Critics’ Picks

Christina Fernandez, Lavanderia #1, 2002, ink-jet print, 30 x 40".

Christina Fernandez, Lavanderia #1, 2002, ink-jet print, 30 x 40".

Los Angeles


Gallery Luisotti
2525 Michigan Avenue B2
Open by appointment only

Of all the Los Angeles streets, apartment facades, and interiors depicted in “Southland,” the modern 1960s-style living room in John Divola’s photograph X18F5, 2002, may seem the most familiar and uncanny. The image is from Divola’s “X-Files,” 2002, which features sets from the titular TV show; this interior is a re-creation of a set from The Brady Bunch, repurposed for the long-running science-fiction series.

The slippages in X18F5 between reality and illusion, between a sense of absence and an unseen gaze, pervade the exhibition. Photographs by Peter Holzhauer, James Welling, and Mark Ruwedel (who co-organized the show with gallery director Theresa Luisotti) cast a noir shadow across ordinary scenes, reflecting the gulf between Hollywood’s filmic magic and the banality of daily life for many Angelenos. (The phrase “expect everything” on a Budweiser billboard above two dingy houses in Holzhauer’s 2007 photo says it all.)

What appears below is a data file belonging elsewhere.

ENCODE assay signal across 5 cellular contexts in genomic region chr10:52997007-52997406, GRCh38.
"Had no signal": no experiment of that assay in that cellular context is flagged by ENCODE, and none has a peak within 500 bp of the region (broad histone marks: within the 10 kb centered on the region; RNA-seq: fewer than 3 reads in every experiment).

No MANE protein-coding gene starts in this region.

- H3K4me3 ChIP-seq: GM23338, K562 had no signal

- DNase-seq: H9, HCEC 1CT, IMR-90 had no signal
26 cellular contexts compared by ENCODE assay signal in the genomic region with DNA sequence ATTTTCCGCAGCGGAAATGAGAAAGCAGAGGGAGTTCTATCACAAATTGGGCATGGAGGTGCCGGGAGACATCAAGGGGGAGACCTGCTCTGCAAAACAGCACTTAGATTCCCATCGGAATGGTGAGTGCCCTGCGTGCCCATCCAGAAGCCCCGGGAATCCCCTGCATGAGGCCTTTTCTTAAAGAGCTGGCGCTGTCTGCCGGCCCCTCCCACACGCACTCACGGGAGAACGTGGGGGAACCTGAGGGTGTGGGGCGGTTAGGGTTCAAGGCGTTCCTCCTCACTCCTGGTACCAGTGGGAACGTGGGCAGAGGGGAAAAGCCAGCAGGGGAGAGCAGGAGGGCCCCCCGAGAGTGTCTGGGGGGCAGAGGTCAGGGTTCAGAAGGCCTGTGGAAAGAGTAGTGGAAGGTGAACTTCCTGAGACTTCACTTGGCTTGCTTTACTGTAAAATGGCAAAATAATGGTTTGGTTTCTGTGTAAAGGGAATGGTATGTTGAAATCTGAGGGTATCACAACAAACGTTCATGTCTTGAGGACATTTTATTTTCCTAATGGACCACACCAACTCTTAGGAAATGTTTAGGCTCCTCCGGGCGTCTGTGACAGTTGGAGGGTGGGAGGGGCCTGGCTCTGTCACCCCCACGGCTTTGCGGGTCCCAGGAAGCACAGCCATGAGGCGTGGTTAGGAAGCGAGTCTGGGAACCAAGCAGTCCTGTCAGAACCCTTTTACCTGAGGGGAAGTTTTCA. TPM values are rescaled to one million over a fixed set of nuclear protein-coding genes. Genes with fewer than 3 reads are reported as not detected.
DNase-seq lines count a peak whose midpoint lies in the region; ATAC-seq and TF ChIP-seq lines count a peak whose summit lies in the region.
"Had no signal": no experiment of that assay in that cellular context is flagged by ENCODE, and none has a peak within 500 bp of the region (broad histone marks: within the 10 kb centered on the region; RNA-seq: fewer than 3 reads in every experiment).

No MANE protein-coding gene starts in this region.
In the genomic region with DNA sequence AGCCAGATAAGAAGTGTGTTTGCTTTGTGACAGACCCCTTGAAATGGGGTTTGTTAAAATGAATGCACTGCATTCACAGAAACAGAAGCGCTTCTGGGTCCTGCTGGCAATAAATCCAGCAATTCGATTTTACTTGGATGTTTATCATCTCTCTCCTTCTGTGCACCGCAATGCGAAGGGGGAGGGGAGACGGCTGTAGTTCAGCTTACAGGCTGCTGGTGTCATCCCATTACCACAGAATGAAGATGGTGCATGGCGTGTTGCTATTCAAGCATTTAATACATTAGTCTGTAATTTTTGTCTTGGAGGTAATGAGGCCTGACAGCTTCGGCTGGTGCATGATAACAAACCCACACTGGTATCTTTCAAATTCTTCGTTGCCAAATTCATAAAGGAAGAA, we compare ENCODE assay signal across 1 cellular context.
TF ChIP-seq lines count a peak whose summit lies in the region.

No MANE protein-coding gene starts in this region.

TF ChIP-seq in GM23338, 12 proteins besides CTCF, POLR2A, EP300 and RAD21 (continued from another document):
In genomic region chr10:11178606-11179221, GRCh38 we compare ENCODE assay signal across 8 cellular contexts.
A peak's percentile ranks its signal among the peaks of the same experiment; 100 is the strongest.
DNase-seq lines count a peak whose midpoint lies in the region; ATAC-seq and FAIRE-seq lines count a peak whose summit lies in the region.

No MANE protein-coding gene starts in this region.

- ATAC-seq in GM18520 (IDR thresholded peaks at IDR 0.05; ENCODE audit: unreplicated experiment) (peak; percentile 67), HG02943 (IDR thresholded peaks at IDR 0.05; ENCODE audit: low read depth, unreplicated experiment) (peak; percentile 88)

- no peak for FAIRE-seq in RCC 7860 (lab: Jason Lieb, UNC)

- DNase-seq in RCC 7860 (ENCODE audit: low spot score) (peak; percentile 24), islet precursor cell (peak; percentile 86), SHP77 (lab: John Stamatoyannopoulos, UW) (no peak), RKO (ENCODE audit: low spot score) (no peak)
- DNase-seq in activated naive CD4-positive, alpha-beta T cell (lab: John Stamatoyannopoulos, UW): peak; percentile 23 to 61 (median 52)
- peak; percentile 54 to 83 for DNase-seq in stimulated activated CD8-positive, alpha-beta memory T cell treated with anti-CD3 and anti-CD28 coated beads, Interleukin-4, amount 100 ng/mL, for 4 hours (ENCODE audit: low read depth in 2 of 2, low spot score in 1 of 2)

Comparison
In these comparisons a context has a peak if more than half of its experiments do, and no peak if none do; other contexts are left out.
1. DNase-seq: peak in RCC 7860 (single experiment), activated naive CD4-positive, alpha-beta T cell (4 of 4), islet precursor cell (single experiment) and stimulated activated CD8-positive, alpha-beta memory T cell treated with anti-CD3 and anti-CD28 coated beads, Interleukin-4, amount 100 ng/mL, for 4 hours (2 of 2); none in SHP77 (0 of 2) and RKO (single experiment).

Ecological and sociopolitical issues surface in Chelsea Mosher’s richly textured close-ups of industrial netting from the Port of Long Beach and in Christina Fernandez’s images of laundromats in Latino neighborhoods. The latter, photographed from outside, evoke the city’s separations between insiders and outsiders, specifically the othering of LA’s largely lower- and middle-class non-white communities by white, moneyed residents.

The most unsettling works may be Steve Kahn’s photographs of motel room windows and mirrors from his mid-1970s series “The Hollywood Suites.” The voyeuristic gaze is palpable in these works, which capture the complexity of a city that is at once mundane and unsettling—a city where, as in Divola’s works, The Brady Bunch and The X-Files collide.